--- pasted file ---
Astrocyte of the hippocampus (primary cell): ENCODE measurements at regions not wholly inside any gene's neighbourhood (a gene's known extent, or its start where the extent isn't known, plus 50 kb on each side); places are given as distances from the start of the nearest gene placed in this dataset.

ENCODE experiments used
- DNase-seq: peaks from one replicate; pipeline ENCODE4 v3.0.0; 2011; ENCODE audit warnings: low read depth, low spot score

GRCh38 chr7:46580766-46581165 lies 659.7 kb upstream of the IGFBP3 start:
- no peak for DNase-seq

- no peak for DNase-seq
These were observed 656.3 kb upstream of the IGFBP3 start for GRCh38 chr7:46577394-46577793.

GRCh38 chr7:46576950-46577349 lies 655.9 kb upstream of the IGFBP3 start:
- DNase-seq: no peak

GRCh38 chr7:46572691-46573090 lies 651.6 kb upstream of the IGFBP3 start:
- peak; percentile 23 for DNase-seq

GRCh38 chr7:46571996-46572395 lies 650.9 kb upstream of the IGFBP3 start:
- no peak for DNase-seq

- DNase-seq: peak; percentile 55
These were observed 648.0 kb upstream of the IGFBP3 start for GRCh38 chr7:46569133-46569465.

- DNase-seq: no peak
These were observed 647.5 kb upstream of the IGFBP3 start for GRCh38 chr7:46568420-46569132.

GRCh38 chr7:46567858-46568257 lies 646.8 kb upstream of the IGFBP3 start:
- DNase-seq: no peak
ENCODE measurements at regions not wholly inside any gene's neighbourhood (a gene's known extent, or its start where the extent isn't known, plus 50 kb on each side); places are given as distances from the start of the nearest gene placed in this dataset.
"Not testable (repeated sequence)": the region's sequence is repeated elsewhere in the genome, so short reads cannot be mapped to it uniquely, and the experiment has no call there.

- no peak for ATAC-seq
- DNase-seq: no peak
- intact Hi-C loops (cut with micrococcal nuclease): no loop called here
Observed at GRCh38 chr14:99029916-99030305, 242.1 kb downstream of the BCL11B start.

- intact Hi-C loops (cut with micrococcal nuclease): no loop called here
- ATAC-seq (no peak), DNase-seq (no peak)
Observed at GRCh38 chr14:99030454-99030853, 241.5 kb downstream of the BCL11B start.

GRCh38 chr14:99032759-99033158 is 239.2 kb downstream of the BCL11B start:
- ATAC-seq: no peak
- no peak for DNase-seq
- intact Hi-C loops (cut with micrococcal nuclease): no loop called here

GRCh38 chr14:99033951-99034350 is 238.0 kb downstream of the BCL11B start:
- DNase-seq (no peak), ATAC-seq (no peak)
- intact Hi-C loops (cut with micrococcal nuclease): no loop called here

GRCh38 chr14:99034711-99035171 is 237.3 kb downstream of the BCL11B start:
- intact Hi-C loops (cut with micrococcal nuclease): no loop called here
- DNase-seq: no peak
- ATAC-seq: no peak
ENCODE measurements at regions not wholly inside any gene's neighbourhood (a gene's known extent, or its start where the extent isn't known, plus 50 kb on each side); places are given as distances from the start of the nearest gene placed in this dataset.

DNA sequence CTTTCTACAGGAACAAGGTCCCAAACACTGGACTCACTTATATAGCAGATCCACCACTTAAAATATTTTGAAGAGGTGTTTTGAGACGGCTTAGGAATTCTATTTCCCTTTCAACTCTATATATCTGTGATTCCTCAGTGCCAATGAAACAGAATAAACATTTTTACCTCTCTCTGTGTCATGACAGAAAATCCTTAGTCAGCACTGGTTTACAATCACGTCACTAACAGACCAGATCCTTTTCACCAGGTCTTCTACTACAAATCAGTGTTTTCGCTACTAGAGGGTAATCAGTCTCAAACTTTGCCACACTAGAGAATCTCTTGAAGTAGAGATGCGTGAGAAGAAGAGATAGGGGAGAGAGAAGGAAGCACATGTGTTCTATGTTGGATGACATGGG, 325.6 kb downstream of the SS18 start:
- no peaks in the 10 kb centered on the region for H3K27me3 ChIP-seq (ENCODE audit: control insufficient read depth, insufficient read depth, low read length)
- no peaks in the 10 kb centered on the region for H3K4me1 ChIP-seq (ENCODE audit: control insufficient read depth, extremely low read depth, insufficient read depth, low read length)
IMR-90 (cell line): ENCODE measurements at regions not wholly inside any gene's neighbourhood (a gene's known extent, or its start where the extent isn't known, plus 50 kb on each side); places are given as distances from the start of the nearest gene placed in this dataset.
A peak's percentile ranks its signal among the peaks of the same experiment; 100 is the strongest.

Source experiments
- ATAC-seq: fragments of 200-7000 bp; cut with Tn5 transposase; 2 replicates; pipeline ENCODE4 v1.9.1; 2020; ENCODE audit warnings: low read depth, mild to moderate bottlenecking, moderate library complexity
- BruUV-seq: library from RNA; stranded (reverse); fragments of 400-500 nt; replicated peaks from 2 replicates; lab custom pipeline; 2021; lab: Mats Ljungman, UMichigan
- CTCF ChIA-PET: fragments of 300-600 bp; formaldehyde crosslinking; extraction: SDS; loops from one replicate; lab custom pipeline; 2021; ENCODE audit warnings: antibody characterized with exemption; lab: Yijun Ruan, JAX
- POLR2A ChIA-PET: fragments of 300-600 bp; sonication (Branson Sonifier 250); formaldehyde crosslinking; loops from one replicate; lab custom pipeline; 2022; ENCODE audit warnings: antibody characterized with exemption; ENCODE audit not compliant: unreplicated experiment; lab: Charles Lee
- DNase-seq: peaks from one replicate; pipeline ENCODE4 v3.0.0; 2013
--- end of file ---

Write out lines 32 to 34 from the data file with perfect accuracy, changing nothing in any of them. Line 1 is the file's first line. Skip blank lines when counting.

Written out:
- intact Hi-C loops (cut with micrococcal nuclease): no loop called here

GRCh38 chr14:99033951-99034350 is 238.0 kb downstream of the BCL11B start:
- DNase-seq (no peak), ATAC-seq (no peak)